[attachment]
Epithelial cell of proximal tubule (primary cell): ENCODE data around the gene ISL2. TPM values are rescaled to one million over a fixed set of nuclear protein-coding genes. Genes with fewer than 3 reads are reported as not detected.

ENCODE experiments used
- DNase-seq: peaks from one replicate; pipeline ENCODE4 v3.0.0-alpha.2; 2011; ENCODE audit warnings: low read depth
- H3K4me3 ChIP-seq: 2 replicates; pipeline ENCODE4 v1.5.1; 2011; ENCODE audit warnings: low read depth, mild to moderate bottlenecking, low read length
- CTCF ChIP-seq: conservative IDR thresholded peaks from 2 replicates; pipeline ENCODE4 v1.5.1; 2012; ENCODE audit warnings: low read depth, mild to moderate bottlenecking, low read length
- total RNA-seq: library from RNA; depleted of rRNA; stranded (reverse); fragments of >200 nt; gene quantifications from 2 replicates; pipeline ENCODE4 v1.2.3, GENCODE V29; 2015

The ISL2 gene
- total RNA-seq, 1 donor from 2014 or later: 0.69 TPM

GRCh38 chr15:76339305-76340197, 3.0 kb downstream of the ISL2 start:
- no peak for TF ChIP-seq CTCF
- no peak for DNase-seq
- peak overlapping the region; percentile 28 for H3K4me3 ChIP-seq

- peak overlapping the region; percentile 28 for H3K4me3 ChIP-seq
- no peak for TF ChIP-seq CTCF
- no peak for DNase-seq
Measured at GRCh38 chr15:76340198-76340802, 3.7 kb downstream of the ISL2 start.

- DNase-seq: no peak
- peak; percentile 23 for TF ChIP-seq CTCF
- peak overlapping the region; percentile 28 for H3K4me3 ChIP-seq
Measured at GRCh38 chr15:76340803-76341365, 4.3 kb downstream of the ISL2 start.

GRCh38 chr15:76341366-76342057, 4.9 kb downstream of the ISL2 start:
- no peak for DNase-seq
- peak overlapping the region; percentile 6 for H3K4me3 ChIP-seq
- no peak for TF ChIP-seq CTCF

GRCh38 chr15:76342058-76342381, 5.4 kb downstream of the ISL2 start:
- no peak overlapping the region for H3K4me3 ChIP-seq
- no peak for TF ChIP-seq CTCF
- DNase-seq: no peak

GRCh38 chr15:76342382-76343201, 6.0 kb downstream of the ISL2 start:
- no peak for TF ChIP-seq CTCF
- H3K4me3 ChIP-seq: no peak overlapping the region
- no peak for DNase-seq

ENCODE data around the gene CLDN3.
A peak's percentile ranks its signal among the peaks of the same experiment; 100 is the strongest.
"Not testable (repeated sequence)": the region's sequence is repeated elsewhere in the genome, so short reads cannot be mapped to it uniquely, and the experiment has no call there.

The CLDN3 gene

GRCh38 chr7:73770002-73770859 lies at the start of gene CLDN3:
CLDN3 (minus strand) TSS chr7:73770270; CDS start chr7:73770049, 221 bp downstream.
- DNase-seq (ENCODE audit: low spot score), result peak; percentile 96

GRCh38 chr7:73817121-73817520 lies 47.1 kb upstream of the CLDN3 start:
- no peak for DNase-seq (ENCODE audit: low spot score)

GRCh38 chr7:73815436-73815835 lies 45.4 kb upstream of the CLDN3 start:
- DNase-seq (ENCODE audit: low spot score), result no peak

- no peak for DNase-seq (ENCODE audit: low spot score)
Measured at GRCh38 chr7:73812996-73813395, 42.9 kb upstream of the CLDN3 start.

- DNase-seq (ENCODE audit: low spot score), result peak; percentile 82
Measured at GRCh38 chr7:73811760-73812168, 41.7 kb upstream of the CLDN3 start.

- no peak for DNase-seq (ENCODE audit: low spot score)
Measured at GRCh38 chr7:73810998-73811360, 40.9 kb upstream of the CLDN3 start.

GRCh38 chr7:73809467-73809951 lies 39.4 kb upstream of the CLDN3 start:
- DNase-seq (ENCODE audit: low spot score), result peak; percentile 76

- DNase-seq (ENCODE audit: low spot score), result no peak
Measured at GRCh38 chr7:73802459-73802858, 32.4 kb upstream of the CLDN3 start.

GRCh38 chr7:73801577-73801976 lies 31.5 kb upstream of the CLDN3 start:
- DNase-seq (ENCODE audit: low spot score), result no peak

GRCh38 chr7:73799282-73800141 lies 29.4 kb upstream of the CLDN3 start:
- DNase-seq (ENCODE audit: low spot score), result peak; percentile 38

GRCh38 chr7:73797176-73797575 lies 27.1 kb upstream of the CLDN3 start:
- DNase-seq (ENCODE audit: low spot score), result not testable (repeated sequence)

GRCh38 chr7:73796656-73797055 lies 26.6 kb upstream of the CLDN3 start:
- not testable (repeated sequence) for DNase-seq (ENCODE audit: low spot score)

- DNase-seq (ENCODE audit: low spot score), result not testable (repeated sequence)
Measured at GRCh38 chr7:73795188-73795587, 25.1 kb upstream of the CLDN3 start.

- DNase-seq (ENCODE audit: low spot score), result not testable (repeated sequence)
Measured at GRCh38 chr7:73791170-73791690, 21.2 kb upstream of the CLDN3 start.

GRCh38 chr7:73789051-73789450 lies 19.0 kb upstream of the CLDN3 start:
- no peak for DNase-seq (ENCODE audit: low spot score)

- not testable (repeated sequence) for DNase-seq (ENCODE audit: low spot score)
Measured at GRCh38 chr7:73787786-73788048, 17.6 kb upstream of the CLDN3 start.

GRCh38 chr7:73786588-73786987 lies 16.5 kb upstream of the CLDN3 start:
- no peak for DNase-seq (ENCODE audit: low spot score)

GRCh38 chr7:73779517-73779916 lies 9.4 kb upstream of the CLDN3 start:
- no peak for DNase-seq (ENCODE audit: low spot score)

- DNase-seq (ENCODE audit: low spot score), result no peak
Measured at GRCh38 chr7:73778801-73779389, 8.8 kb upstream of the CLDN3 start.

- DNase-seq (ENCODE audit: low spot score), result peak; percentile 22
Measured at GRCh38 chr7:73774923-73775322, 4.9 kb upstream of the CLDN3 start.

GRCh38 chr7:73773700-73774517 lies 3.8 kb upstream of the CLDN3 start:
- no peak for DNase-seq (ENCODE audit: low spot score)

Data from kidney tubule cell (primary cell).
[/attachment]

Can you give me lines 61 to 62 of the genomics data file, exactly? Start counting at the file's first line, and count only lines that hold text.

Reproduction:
- not testable (repeated sequence) for DNase-seq (ENCODE audit: low spot score)

- DNase-seq (ENCODE audit: low spot score), result not testable (repeated sequence)